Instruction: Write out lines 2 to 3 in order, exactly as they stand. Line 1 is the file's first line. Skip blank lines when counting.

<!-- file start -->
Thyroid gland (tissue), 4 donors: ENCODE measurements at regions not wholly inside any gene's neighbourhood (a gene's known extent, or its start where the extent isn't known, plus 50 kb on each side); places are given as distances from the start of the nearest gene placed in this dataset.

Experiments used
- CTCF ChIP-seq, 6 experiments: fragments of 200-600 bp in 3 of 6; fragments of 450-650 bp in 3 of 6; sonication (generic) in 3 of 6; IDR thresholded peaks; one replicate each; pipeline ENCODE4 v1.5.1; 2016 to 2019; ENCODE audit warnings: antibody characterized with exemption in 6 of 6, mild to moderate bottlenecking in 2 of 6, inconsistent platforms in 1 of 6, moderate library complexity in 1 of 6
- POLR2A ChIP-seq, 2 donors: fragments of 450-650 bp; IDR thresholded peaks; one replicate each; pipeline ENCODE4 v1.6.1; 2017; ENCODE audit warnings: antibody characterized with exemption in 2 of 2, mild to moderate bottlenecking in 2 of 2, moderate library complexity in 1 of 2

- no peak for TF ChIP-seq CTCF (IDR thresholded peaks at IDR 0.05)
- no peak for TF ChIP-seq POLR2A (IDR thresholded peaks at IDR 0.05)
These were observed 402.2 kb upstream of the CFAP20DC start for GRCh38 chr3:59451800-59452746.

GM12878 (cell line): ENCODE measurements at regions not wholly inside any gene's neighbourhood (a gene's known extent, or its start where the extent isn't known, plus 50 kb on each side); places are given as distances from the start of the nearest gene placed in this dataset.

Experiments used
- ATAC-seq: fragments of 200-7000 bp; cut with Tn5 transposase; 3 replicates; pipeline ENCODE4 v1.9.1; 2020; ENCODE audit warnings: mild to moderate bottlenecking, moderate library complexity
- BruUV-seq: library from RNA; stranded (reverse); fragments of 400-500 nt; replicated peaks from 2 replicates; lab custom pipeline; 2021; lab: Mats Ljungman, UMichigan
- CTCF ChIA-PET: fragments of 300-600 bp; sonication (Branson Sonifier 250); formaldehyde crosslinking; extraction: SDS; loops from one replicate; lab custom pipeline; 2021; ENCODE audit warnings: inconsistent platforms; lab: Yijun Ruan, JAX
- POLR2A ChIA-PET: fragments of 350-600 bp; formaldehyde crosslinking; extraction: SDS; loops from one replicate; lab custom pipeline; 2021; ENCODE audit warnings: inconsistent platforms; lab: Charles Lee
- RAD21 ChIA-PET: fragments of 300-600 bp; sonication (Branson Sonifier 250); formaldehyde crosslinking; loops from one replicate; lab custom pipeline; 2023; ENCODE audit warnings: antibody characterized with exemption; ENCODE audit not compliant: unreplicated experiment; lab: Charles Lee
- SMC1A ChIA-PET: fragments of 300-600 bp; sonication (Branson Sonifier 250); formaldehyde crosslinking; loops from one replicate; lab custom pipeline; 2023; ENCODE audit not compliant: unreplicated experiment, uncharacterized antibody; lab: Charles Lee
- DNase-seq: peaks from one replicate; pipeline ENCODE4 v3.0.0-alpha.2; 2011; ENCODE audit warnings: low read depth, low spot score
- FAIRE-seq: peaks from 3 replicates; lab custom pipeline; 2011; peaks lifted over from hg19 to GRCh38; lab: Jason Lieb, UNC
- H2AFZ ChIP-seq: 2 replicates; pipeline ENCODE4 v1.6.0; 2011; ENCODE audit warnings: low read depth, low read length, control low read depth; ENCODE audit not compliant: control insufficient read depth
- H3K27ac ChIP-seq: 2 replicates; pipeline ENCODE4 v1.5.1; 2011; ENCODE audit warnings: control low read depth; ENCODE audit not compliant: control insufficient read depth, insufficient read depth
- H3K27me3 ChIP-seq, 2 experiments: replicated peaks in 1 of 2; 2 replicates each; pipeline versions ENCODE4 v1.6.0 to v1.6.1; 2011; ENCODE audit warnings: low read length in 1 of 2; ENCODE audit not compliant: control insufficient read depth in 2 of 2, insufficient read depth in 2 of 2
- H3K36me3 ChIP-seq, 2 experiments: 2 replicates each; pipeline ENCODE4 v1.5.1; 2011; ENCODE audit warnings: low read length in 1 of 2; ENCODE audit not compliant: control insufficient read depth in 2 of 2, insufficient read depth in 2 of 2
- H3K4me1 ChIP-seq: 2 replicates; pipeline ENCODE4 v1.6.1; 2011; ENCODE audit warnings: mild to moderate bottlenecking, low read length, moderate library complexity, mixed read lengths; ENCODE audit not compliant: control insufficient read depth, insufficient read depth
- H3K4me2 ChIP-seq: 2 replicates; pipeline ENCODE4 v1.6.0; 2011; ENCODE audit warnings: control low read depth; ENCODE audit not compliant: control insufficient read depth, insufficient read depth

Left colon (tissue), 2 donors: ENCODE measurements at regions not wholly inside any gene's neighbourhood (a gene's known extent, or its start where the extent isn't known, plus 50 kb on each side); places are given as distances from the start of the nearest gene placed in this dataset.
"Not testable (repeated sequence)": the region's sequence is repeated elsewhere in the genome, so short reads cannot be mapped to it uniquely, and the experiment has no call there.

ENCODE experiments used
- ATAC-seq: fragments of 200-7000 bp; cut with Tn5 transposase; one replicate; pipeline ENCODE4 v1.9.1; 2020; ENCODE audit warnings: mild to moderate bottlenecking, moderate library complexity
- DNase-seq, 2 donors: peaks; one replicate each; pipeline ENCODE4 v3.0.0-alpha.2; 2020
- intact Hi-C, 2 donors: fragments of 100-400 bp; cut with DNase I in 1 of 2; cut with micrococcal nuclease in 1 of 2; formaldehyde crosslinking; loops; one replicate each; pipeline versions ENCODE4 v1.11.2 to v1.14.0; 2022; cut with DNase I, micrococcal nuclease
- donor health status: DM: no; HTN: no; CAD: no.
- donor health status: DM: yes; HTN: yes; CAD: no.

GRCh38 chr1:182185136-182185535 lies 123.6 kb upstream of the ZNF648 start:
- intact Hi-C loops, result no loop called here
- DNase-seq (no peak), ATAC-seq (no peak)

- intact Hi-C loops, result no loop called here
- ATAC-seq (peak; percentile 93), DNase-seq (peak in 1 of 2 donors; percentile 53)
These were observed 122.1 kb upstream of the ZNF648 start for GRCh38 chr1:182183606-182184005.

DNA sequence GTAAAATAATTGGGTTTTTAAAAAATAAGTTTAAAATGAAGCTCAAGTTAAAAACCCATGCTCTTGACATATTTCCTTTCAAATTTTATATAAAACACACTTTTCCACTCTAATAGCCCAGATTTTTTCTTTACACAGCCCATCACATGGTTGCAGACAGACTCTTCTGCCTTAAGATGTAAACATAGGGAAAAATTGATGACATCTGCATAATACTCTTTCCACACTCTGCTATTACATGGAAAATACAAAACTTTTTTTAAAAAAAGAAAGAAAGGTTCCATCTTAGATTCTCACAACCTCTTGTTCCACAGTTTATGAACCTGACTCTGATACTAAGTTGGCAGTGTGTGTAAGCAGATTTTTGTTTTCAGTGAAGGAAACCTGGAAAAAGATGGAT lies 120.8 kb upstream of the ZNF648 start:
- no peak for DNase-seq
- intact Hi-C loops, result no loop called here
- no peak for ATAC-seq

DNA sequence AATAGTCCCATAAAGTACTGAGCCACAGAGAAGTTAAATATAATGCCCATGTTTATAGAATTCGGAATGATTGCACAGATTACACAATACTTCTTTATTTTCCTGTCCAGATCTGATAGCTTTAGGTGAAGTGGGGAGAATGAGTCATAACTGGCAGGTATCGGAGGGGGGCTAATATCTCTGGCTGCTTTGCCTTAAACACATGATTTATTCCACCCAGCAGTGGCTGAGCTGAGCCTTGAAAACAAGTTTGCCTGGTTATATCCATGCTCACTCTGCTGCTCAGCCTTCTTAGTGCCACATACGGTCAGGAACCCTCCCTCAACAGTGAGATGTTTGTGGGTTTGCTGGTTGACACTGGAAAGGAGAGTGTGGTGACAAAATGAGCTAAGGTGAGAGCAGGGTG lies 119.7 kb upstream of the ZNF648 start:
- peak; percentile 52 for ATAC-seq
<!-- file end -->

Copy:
Experiments used
- CTCF ChIP-seq, 6 experiments: fragments of 200-600 bp in 3 of 6; fragments of 450-650 bp in 3 of 6; sonication (generic) in 3 of 6; IDR thresholded peaks; one replicate each; pipeline ENCODE4 v1.5.1; 2016 to 2019; ENCODE audit warnings: antibody characterized with exemption in 6 of 6, mild to moderate bottlenecking in 2 of 6, inconsistent platforms in 1 of 6, moderate library complexity in 1 of 6